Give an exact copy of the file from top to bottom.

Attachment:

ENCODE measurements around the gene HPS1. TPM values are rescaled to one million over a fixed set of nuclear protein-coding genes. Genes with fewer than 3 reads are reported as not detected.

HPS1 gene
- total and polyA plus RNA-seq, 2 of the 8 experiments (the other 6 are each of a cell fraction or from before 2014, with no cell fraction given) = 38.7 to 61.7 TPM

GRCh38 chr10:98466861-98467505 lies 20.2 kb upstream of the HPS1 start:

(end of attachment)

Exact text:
ENCODE measurements around the gene HPS1. TPM values are rescaled to one million over a fixed set of nuclear protein-coding genes. Genes with fewer than 3 reads are reported as not detected.

HPS1 gene
- total and polyA plus RNA-seq, 2 of the 8 experiments (the other 6 are each of a cell fraction or from before 2014, with no cell fraction given) = 38.7 to 61.7 TPM

GRCh38 chr10:98466861-98467505 lies 20.2 kb upstream of the HPS1 start: